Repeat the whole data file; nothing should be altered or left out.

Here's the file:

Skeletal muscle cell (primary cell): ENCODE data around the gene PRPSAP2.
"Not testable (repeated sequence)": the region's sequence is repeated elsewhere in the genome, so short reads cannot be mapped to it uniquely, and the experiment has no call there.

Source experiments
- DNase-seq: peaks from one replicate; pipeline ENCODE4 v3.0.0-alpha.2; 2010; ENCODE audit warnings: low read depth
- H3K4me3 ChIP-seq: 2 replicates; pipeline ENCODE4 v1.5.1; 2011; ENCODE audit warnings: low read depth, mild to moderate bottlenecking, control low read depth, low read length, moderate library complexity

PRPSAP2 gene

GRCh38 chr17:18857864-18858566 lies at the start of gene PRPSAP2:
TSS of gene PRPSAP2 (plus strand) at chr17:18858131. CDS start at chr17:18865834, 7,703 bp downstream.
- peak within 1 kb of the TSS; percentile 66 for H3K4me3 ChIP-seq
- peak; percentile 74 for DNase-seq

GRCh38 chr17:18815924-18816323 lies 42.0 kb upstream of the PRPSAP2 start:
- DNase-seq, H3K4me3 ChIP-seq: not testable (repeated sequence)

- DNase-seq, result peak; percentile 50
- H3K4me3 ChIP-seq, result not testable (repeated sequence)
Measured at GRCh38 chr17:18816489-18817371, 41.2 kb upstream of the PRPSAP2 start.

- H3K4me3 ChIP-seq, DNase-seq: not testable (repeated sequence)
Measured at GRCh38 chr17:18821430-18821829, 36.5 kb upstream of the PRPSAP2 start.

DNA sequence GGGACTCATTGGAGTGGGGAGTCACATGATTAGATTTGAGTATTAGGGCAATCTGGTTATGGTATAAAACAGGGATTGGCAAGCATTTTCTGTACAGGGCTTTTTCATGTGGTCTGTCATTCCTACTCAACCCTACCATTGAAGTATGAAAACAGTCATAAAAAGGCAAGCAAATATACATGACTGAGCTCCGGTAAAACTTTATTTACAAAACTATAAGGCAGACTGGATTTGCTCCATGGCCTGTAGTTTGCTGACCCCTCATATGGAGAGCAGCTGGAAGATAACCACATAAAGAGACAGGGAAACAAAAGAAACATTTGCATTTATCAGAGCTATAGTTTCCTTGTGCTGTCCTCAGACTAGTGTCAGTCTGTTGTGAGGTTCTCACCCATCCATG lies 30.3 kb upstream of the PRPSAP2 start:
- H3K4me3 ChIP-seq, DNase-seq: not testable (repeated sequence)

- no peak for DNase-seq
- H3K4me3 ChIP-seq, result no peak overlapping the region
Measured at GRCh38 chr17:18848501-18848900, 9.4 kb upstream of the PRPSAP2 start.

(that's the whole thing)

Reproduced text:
Skeletal muscle cell (primary cell): ENCODE data around the gene PRPSAP2.
"Not testable (repeated sequence)": the region's sequence is repeated elsewhere in the genome, so short reads cannot be mapped to it uniquely, and the experiment has no call there.

Source experiments
- DNase-seq: peaks from one replicate; pipeline ENCODE4 v3.0.0-alpha.2; 2010; ENCODE audit warnings: low read depth
- H3K4me3 ChIP-seq: 2 replicates; pipeline ENCODE4 v1.5.1; 2011; ENCODE audit warnings: low read depth, mild to moderate bottlenecking, control low read depth, low read length, moderate library complexity

PRPSAP2 gene

GRCh38 chr17:18857864-18858566 lies at the start of gene PRPSAP2:
TSS of gene PRPSAP2 (plus strand) at chr17:18858131. CDS start at chr17:18865834, 7,703 bp downstream.
- peak within 1 kb of the TSS; percentile 66 for H3K4me3 ChIP-seq
- peak; percentile 74 for DNase-seq

GRCh38 chr17:18815924-18816323 lies 42.0 kb upstream of the PRPSAP2 start:
- DNase-seq, H3K4me3 ChIP-seq: not testable (repeated sequence)

- DNase-seq, result peak; percentile 50
- H3K4me3 ChIP-seq, result not testable (repeated sequence)
Measured at GRCh38 chr17:18816489-18817371, 41.2 kb upstream of the PRPSAP2 start.

- H3K4me3 ChIP-seq, DNase-seq: not testable (repeated sequence)
Measured at GRCh38 chr17:18821430-18821829, 36.5 kb upstream of the PRPSAP2 start.

DNA sequence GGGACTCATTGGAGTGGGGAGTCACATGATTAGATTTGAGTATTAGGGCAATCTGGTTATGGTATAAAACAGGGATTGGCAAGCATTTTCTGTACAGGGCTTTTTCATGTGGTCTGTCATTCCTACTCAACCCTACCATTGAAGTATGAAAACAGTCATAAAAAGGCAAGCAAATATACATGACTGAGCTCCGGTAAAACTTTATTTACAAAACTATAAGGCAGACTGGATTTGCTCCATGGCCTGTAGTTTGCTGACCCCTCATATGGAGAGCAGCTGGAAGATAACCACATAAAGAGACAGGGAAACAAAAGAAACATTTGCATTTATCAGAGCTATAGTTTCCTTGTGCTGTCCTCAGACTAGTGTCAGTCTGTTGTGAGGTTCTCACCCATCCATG lies 30.3 kb upstream of the PRPSAP2 start:
- H3K4me3 ChIP-seq, DNase-seq: not testable (repeated sequence)

- no peak for DNase-seq
- H3K4me3 ChIP-seq, result no peak overlapping the region
Measured at GRCh38 chr17:18848501-18848900, 9.4 kb upstream of the PRPSAP2 start.